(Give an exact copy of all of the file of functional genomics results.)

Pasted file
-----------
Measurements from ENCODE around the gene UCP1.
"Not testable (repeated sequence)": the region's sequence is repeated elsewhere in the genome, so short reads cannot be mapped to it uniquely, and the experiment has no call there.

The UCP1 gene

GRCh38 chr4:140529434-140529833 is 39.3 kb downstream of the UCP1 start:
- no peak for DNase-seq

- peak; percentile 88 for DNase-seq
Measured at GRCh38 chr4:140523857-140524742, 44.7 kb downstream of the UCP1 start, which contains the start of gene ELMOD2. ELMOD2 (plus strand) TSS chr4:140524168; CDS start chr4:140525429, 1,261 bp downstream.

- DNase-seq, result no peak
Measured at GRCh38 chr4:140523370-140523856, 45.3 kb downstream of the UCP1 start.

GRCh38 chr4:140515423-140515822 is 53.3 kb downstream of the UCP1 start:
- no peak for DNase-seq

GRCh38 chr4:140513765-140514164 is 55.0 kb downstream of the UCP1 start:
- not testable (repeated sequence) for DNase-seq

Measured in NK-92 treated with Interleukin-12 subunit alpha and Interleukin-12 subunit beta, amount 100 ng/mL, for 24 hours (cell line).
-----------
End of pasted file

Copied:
Measurements from ENCODE around the gene UCP1.
"Not testable (repeated sequence)": the region's sequence is repeated elsewhere in the genome, so short reads cannot be mapped to it uniquely, and the experiment has no call there.

The UCP1 gene

GRCh38 chr4:140529434-140529833 is 39.3 kb downstream of the UCP1 start:
- no peak for DNase-seq

- peak; percentile 88 for DNase-seq
Measured at GRCh38 chr4:140523857-140524742, 44.7 kb downstream of the UCP1 start, which contains the start of gene ELMOD2. ELMOD2 (plus strand) TSS chr4:140524168; CDS start chr4:140525429, 1,261 bp downstream.

- DNase-seq, result no peak
Measured at GRCh38 chr4:140523370-140523856, 45.3 kb downstream of the UCP1 start.

GRCh38 chr4:140515423-140515822 is 53.3 kb downstream of the UCP1 start:
- no peak for DNase-seq

GRCh38 chr4:140513765-140514164 is 55.0 kb downstream of the UCP1 start:
- not testable (repeated sequence) for DNase-seq

Measured in NK-92 treated with Interleukin-12 subunit alpha and Interleukin-12 subunit beta, amount 100 ng/mL, for 24 hours (cell line).